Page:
Category Check: Best Picture


Well, Best Picture is the star of this show, perhaps the first and foremost accolade for a film to earn.  This category, more than any other, is meant to define the filmmaking industry as a whole.  In spite the layers and layers of stereotypes for what this category favors, the 506 nominees in this category cover an astonishing array that I can’t even condense into one of my usual run-on sentences.  So here’s a list of two nominees per decade, just to sample the staggering range of films that contribute to the definition of a Best Picture nominee:

  • 1930s: The Thin Man and Grand Illusion
  • 1940s: The Ox-Bow Incident and Double Indemnity
  • 1950s: Father of the Bride and Marty
  • 1960s: Dr. Strangelove and Mary Poppins
  • 1970s: The Exorcist and Taxi Driver
  • 1980s: Raiders of the Lost Ark and Fatal Attraction
  • 1990s: Beauty and the Beast and Pulp Fiction
  • 2000s: Moulin Rouge! and District 9
  • 2010s: Inception and The Tree of Life

For all of its considerable blind spots and prejudices, this is nevertheless a remarkable cross-section of film history.  Given it’s supposed importance, of course this category has been scrutinized every which way (Best Director overlap, box office bumps) and retooled a number of times during the first twenty and last five years.  For what it’s worth, I love it whenever the field of nominees is expanded beyond the typical five, widening the spectrum to The Blind Side as well as Amour and aspiring to the “cross-section” goal, while also virtually guaranteeing that everyone will passionately agree and stridently disagree with one choice or another.  While I cherish the rare slate that I can admire in its entirety (1939, 1975, 1979), the truth is that I’m more excited by the fact that most years present me with a clunker as well as a brilliant work, since it demonstrates that the category is working when it comes to representing an array of opinions and tastes.  As long as there is a Ghost to offset Goodfellas, or a Cries and Whispers to counterbalance American Graffiti, then the system is working beautifully.

This is one of the categories that I’ve pursued more actively than others, making a point to see rare films like The White Parade and Trader Horn, or neglected ones like Quo Vadis or Nicholas and Alexandra, because of their designation.  Still, that’s only gotten me as far as 436 of 506 of the nominated films, leaving me with 70 films to go.  Almost all of these films are significant in one regard or another, whether for their spectacular box-office success (Airport), or for their overweening ambition (The Alamo), their artistic achievement (The Thin Red Line), social message (The Defiant Ones) or sumptuous craftsmanship (Anthony Adverse).  I’m looking forward to films with sizeable critical cache (Z, The Magnificent Ambersons) and those with none at all (One Foot in Heaven, Doctor Dolittle).  Most of all, perhaps, as usual I gravitate back toward World war II, and especially the trio of unseen 1942 nominees: The Pied Piper, 49th Parallel, and Wake Island, to further illustrate how the narrative of the war was playing out at the very height of the conflict.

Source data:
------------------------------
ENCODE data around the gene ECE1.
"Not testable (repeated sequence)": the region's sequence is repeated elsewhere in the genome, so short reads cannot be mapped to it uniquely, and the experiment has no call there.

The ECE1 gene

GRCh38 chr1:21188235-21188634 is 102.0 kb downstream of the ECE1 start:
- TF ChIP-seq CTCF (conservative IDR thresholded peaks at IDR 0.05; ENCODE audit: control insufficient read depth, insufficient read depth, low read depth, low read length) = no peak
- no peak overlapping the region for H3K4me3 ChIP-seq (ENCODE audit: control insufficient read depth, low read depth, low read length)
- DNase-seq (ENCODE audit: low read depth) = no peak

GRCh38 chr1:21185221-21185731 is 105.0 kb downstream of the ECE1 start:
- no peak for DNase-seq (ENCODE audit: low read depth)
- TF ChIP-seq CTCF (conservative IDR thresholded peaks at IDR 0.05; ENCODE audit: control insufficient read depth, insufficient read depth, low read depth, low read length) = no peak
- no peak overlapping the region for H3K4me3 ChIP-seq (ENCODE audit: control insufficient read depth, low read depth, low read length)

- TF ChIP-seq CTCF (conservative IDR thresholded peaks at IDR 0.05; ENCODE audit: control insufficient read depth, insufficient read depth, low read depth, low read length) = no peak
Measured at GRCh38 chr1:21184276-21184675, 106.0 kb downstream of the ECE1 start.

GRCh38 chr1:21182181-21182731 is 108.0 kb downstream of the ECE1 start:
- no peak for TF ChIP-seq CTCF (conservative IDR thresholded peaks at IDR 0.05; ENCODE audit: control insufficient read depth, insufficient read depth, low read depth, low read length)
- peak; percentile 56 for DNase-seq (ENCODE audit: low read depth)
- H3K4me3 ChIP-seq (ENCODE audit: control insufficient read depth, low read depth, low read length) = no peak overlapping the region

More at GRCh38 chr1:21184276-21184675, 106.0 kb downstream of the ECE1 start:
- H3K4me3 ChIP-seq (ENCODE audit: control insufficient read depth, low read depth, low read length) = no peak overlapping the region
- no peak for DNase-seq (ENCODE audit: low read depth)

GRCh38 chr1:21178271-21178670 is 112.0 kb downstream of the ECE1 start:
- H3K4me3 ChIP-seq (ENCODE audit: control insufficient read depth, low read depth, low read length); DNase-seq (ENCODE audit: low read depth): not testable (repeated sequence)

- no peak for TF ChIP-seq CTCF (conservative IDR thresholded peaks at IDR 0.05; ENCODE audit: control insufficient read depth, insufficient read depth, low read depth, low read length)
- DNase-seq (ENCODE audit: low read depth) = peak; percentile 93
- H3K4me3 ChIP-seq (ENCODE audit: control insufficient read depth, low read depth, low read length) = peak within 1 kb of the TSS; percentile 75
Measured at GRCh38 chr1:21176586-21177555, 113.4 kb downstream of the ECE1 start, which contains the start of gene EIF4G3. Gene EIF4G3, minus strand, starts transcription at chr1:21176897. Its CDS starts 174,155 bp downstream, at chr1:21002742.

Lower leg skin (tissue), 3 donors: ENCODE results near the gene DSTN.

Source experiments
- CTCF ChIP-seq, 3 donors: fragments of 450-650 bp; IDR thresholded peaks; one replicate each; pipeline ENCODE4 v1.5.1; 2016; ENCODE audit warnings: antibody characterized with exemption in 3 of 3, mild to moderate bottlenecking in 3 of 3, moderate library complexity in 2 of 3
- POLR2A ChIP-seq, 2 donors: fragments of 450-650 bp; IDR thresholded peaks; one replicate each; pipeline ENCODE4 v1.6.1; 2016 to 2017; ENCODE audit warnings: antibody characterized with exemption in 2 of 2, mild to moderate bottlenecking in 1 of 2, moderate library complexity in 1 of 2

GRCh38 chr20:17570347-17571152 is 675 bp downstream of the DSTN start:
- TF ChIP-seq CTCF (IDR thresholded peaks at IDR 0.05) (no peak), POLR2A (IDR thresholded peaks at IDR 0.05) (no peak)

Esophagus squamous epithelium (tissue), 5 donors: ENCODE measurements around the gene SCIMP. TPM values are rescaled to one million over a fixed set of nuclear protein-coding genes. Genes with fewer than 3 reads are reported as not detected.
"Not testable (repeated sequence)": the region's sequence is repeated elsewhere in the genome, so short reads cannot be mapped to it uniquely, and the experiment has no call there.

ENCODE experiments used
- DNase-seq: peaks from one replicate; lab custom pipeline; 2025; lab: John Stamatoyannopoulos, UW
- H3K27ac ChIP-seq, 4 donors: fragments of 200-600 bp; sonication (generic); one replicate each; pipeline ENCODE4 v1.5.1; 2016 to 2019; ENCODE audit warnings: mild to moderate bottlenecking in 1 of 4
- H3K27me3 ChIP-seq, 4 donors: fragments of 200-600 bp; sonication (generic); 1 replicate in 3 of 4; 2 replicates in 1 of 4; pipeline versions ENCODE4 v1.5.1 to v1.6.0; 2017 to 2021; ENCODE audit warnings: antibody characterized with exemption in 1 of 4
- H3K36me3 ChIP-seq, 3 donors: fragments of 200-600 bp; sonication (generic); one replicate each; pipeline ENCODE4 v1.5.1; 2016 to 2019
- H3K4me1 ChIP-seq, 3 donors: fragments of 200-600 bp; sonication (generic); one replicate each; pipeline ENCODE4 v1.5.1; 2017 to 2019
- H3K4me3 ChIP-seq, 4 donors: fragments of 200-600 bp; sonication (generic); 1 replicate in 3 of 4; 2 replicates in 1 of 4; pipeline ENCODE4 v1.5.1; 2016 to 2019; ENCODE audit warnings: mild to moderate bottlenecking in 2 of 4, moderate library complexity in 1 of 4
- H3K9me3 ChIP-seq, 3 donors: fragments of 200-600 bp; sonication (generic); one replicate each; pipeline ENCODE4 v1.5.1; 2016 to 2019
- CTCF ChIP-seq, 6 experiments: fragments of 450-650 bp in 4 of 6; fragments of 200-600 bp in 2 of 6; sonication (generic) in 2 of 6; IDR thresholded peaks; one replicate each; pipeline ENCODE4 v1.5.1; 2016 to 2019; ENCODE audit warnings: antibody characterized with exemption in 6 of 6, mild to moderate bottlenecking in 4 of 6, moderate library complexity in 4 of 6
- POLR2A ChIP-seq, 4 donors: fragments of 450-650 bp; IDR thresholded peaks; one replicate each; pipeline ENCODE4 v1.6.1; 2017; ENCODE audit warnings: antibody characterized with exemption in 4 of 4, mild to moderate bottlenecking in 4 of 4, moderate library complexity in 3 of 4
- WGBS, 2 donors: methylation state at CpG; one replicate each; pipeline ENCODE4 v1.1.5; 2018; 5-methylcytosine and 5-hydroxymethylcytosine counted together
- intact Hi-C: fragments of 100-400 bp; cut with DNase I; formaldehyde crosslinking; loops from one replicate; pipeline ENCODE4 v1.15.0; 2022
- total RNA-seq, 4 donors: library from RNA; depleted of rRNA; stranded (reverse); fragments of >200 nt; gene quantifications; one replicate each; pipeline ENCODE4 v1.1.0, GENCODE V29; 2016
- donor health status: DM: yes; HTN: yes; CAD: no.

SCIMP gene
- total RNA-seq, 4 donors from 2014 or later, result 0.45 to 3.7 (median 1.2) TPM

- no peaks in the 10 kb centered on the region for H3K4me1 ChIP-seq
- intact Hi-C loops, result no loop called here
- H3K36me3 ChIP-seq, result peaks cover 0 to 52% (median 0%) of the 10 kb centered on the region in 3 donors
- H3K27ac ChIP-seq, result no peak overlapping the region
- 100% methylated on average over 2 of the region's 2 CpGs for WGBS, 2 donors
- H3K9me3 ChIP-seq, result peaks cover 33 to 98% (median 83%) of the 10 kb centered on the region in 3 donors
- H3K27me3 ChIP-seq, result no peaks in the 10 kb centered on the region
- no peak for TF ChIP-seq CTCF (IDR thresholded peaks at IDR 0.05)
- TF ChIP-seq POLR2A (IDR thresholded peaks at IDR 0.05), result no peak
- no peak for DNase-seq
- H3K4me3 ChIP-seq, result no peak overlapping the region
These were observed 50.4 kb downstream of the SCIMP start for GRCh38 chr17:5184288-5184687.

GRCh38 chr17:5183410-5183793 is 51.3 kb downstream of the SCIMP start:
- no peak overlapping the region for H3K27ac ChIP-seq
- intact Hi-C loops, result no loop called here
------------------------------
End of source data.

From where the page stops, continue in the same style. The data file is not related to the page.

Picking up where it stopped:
(NOTE: For the purposes of this category, I cast a wide net, including the “Best Unique and Artistic Production” winner and nominees from 1927-28).

All in all, Best Picture is a treasure trove of films I know about and care about seeing.  However, I plan to save this category for last, whittling it down as I close out Director, Acting, and Screenplay, and finally tackling the 19 films that stand alone in this category.  Part of this is a curiosity about the movies that were great enough in their sum, but not in their parts, to earn a Best Picture nomination without the usual above-the-line accolades.  (I should note that I’m still debating whether to save The Magnificent Ambersons for last, in spite of the fact that it also merited a Best Supporting Actress nomination for Agnes Moorehead, or go with Ruggles of Red Gap, whose sole nomination was for Best Picture)  The end of this category will be an epic relief and a poignant farewell, but it won’t be coming for some time yet!


3 thoughts on “Category Check: Best Picture

  1. […] The remaining films are split fairly evenly between Best Picture nominees (many of which I mention here) and the lone wolfs.  Among the outliers are such extreme visions as Martin Scorsese for The Last […]

  2. […] Original Screenplay, Best Supporting Actress, Best Supporting Actor, Best Actor, Best Director, and Best Picture, along with a few comments on the best of what I’ve seen and the work cut out for me.  And […]

  3. […] Best Picture – 27 more down, 43 more to go […]

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